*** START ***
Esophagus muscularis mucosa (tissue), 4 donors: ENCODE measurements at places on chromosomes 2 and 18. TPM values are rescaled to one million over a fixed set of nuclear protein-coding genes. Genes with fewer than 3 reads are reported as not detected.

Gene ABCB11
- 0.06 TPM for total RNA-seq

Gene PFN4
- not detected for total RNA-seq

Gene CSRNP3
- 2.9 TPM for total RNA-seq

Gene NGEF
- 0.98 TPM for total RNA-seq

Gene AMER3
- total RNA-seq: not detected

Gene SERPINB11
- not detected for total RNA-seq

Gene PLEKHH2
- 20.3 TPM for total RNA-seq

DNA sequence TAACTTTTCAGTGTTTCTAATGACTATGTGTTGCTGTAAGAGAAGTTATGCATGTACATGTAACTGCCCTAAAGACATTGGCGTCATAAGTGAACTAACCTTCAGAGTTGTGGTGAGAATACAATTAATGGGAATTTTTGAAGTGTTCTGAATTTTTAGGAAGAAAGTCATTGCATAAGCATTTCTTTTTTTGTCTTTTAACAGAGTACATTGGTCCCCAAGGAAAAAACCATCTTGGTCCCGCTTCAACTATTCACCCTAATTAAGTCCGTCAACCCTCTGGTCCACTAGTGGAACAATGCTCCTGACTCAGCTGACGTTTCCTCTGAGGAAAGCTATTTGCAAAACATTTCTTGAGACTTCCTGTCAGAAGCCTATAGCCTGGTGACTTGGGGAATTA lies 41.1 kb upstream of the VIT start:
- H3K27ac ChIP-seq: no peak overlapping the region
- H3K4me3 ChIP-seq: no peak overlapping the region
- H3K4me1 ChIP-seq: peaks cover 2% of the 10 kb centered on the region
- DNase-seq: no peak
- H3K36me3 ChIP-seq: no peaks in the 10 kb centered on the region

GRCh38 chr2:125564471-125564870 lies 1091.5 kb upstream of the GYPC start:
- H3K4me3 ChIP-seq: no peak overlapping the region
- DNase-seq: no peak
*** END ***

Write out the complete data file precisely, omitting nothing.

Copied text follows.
Esophagus muscularis mucosa (tissue), 4 donors: ENCODE measurements at places on chromosomes 2 and 18. TPM values are rescaled to one million over a fixed set of nuclear protein-coding genes. Genes with fewer than 3 reads are reported as not detected.

Gene ABCB11
- 0.06 TPM for total RNA-seq

Gene PFN4
- not detected for total RNA-seq

Gene CSRNP3
- 2.9 TPM for total RNA-seq

Gene NGEF
- 0.98 TPM for total RNA-seq

Gene AMER3
- total RNA-seq: not detected

Gene SERPINB11
- not detected for total RNA-seq

Gene PLEKHH2
- 20.3 TPM for total RNA-seq

DNA sequence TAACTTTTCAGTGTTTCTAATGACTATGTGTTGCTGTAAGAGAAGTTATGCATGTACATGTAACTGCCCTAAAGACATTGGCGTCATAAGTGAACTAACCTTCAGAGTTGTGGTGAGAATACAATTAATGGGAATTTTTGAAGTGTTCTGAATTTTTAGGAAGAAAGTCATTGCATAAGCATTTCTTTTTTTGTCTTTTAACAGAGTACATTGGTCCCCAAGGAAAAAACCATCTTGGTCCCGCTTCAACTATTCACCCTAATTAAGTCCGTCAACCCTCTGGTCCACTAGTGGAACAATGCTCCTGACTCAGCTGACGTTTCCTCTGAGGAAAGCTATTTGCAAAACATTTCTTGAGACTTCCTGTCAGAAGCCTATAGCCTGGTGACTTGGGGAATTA lies 41.1 kb upstream of the VIT start:
- H3K27ac ChIP-seq: no peak overlapping the region
- H3K4me3 ChIP-seq: no peak overlapping the region
- H3K4me1 ChIP-seq: peaks cover 2% of the 10 kb centered on the region
- DNase-seq: no peak
- H3K36me3 ChIP-seq: no peaks in the 10 kb centered on the region

GRCh38 chr2:125564471-125564870 lies 1091.5 kb upstream of the GYPC start:
- H3K4me3 ChIP-seq: no peak overlapping the region
- DNase-seq: no peak